If you’ve read my last entry – and if you haven’t, then please do – you’ll know that I recently decamped from the provinces to dear old Mother London for a week’s worth of culture and immersion in the photographic arts. It’s something I’ve wanted to do ever since I discovered that one of my photographic heroes was exhibiting at Tate Britain.
Some years ago, when I returned to photography after a long break, one of the first books of pictures I picked up was an edition of Tim Page’s Nam – as the name suggests it’s a collection of Tim Page’s images of the Vietnam War. For various reasons Vietnam is often regarded as “the photojournalist’s war”. Keen to show the people back home what the war was all about, the US military offered accredited journalists unlimited access, simulated rank and a general lack of censorship. The resulting photographs are among the most impactful and horrific images of warfare that have ever been produced, and their effect on American public opinion is often cited as a major reason for America loosing the war. As a result, wars fought since have generally featured some form of censorship, and the press tend to have been embedded within military units where more control can be placed on what’s seen by whom.
And so I discovered, in addition to Tim Page, a whole raft of photographer’s who’d covered that particular war. Sean Flynn, the son of actor Errol Flynn, missing presumed dead in Cambodia in 1970. Larry Burrows, deceased in 1971. And, during the French campaign in what was then called Indo-China, Robert Capa – the most famous combat photographer of his day, if not of all time – perished while reporting on his third war. And finally, amongst the best known war photographer’s – Don McCullin.
Even if you don’t know the name, if you’ve got even a passing interest in photography or history you will have seen one of his images. He’s best known for his reportage of the Vietnam War, but also covered conflicts in the Congo, Cyprus, Lebanon, Northern Ireland, Israel and the Middle East. He has covered famine in Biafra, social deprivation in London and the North of England.
Despite the fame it has brought him, McCullin has publicly disowned the title of War Photographer. He has been very open about the psychological trauma associated with recording these images – given that he’s probably seen more war-zones than most professional soldiers that’s hardly surprising. However, it will be for his combat photography that he’s remembered – the images of people in extremis carry an emotive power that’s undeniable. But the Tate Britain exhibition is notable for showing the full breadth of his work.
It’s also notable for its sheer scale – the images start with his first published image in 1958 and continue in an unbroken succession up to his photography for Syria in 2017. All of the work you’ve heard of – war, strife, conflict etc – was on display, but what really interested me was the stuff I hadn’t seen.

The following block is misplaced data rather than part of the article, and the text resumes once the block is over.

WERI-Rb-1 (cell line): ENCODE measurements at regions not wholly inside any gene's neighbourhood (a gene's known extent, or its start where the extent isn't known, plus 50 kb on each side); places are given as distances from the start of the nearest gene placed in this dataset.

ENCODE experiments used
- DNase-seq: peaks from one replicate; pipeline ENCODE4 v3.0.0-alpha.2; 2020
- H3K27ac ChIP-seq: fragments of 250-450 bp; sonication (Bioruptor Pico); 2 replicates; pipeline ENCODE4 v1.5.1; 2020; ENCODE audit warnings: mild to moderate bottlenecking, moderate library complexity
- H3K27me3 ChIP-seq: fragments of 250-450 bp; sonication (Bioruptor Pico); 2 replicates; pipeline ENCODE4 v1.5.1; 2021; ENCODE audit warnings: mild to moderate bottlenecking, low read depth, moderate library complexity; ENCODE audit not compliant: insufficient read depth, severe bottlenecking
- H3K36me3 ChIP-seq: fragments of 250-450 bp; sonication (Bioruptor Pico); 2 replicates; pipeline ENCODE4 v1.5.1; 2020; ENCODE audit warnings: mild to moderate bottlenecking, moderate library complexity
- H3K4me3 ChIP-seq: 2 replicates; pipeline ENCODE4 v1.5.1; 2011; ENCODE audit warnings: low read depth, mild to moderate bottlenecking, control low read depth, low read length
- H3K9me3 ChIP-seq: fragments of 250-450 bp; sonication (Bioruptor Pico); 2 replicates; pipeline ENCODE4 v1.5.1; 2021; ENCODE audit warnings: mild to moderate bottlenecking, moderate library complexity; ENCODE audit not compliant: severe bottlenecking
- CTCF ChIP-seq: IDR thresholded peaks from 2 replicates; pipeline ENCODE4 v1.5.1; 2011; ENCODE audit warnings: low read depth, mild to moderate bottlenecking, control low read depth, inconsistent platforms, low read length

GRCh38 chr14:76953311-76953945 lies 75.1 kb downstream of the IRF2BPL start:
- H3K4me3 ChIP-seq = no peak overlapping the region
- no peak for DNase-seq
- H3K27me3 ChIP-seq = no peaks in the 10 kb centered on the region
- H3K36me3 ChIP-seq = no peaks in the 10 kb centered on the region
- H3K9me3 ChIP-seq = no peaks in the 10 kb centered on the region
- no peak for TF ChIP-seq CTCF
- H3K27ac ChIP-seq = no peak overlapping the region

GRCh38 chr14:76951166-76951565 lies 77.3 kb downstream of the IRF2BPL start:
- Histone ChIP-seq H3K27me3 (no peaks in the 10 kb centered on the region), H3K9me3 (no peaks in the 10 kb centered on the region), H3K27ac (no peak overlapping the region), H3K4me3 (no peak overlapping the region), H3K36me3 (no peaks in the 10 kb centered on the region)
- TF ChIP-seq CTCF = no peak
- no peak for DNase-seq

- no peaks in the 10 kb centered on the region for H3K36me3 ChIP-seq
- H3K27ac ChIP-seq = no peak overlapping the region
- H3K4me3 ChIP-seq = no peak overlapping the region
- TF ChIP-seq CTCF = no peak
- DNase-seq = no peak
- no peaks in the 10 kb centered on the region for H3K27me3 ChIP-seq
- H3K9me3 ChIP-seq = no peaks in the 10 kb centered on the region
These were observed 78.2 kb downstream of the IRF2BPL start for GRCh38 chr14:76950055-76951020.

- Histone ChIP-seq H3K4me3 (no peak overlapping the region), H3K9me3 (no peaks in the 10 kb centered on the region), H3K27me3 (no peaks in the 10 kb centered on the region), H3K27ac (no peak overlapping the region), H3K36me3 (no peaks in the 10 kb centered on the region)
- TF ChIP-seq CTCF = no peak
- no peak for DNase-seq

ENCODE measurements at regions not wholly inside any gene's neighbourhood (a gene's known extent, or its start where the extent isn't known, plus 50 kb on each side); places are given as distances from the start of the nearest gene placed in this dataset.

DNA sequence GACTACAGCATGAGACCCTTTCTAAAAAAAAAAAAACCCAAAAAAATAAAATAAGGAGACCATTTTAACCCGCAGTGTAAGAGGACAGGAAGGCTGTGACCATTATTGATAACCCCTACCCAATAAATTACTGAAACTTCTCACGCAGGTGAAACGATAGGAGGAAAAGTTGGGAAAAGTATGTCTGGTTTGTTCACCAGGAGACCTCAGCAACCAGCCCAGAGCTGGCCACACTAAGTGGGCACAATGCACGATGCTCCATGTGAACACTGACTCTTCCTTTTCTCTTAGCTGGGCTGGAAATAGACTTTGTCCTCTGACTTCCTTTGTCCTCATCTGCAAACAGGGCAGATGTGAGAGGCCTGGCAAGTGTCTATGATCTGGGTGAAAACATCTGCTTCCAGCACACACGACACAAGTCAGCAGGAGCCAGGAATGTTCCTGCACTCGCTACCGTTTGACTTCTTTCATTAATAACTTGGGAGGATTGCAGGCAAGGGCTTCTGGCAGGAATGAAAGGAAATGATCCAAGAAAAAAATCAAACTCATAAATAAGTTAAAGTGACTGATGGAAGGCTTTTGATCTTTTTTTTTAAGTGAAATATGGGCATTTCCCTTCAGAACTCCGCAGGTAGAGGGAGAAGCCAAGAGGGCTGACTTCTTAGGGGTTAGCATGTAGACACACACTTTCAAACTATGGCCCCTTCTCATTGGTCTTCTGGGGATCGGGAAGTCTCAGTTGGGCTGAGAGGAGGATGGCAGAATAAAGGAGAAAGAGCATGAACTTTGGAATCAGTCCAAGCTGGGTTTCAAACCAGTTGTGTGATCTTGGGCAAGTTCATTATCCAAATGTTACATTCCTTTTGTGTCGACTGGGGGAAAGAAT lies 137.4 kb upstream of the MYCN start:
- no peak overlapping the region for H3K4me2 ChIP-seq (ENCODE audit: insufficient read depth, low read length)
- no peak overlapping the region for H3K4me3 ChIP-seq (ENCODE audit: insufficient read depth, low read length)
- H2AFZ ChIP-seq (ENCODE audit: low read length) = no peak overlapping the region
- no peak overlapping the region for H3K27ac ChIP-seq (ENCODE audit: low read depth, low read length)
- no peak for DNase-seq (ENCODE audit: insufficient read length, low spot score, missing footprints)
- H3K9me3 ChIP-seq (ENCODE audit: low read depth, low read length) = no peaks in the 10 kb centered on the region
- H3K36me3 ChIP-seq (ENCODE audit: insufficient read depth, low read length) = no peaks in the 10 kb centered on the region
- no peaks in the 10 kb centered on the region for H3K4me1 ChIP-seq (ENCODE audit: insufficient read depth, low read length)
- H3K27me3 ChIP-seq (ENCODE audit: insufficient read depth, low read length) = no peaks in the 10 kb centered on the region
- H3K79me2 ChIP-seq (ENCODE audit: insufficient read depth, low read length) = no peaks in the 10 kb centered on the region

Some of that was in the first room after coming through the door, with a display of images covering the construction of the Berlin wall. And while all of the classic images were present, there were almost as many that I’d never seen before. It took a solid two hours to make my way around it. That includes the time with my nose pressed against the glass of the case in the middle of one of the larger rooms – the one containing his Vietnam era combat helmet, press cards, passports and the Nikon SLR which famously stopped a bullet while McCullen was covering the war in Laos.
I was struck by the sheer amount of work on view. Quite apart from the conflict images, there was decades worth of documentary images, walls of truly beautiful landscape work and some really interesting still-lives. The only small problem was that I could have spent a few days looking at all of this, and I only had one morning.
McCullin is also the subject of the recent BBC4 documentary Looking For England, which I found highly relevant to the exhibition for two major reasons. Firstly because it examines McCullen’s social documentary work within his own country, as opposed to his conflict photography in foreign parts. Secondly because it shows his darkroom practice – McCullin made every print on display. And, if I’m being honest, I feel I can far better appreciate the art of making a photographic print from having spent many happy afternoons slaving over an enlarger doing it myself.
And lastly, the influences of all this were present outside of the exhibition. Looking For England could be taken as a “how to” guide – that’s certainly how I took it. I’m not sure I gave that any particular thought until it was mentioned by one of the readers of my last post. To be fair I could see the point. While photographing the Extinction Rebellion protests I was struck by the need to talk to these people as well as photograph them. In this context that’s not difficult – people who’re protesting or trying to make a point are unlikely to mind being asked to elaborate on what they’re up to. The peripheral characters – legal observers, police officers and so on – are also worth querying. It gave a depth to the work which I’d have missed otherwise.
There’s an old saying about meeting your heroes. But studying their life’s work turns out to be quite rewarding.
Tate Britain’s Don McCullin exhibition continues until May 6th 2019.